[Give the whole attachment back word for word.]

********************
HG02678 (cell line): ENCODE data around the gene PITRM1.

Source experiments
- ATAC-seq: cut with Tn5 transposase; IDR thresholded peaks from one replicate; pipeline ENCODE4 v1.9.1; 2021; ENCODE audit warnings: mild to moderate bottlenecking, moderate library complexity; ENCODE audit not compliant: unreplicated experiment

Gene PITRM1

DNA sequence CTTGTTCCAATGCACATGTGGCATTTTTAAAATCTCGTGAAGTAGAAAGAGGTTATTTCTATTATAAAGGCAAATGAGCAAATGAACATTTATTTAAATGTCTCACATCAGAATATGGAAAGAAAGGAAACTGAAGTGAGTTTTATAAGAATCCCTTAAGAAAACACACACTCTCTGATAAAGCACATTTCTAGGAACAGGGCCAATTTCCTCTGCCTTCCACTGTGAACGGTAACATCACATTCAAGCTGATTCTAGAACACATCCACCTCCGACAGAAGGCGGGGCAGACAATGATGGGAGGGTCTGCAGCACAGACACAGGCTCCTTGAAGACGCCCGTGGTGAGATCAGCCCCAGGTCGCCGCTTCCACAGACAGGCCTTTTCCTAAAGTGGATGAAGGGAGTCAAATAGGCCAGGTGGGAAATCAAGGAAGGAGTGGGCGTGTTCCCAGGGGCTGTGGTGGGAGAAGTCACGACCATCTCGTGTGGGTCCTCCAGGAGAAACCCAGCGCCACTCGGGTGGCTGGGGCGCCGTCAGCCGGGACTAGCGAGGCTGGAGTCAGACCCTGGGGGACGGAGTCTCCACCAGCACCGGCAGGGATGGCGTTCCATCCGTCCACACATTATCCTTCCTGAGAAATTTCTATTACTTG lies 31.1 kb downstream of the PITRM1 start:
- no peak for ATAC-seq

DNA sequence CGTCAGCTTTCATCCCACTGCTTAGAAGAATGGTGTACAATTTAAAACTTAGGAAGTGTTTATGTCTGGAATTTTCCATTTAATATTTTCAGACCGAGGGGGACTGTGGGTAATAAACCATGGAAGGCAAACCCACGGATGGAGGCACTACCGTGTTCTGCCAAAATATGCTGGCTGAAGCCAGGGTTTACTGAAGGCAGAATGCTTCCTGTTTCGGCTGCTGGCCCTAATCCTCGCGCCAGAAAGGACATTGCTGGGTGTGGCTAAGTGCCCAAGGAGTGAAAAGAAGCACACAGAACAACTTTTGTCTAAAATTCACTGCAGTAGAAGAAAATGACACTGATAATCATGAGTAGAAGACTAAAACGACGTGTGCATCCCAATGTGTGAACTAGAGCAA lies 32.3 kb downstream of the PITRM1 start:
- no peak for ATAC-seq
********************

HG02678 (cell line): ENCODE data around the gene PITRM1.

Source experiments
- ATAC-seq: cut with Tn5 transposase; IDR thresholded peaks from one replicate; pipeline ENCODE4 v1.9.1; 2021; ENCODE audit warnings: mild to moderate bottlenecking, moderate library complexity; ENCODE audit not compliant: unreplicated experiment

Gene PITRM1

DNA sequence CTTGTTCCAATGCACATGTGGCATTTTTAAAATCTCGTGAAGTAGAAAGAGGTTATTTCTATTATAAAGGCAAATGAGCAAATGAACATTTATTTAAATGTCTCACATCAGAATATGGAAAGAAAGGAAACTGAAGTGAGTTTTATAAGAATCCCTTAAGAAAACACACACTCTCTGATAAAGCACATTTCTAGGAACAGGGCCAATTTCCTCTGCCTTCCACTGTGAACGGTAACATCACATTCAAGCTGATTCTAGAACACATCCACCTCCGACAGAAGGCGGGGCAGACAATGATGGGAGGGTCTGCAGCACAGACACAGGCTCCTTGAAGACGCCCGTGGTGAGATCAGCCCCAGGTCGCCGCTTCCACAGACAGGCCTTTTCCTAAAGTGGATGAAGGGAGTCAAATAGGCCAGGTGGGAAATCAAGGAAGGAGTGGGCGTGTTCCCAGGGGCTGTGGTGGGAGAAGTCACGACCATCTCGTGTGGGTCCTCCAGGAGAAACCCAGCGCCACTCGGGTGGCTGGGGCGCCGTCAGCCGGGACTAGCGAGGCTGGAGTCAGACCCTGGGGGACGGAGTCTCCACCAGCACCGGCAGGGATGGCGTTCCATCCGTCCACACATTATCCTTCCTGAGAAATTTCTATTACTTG lies 31.1 kb downstream of the PITRM1 start:
- no peak for ATAC-seq

DNA sequence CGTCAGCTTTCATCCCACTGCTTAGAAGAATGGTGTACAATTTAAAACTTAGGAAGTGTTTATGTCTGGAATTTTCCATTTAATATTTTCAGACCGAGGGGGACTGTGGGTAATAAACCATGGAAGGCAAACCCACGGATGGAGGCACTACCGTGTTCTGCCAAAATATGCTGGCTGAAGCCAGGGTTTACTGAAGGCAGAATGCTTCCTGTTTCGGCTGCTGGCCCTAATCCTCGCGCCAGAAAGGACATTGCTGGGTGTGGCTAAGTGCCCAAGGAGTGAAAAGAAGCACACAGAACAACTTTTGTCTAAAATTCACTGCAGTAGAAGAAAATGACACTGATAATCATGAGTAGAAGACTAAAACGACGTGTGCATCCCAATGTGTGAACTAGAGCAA lies 32.3 kb downstream of the PITRM1 start:
- no peak for ATAC-seq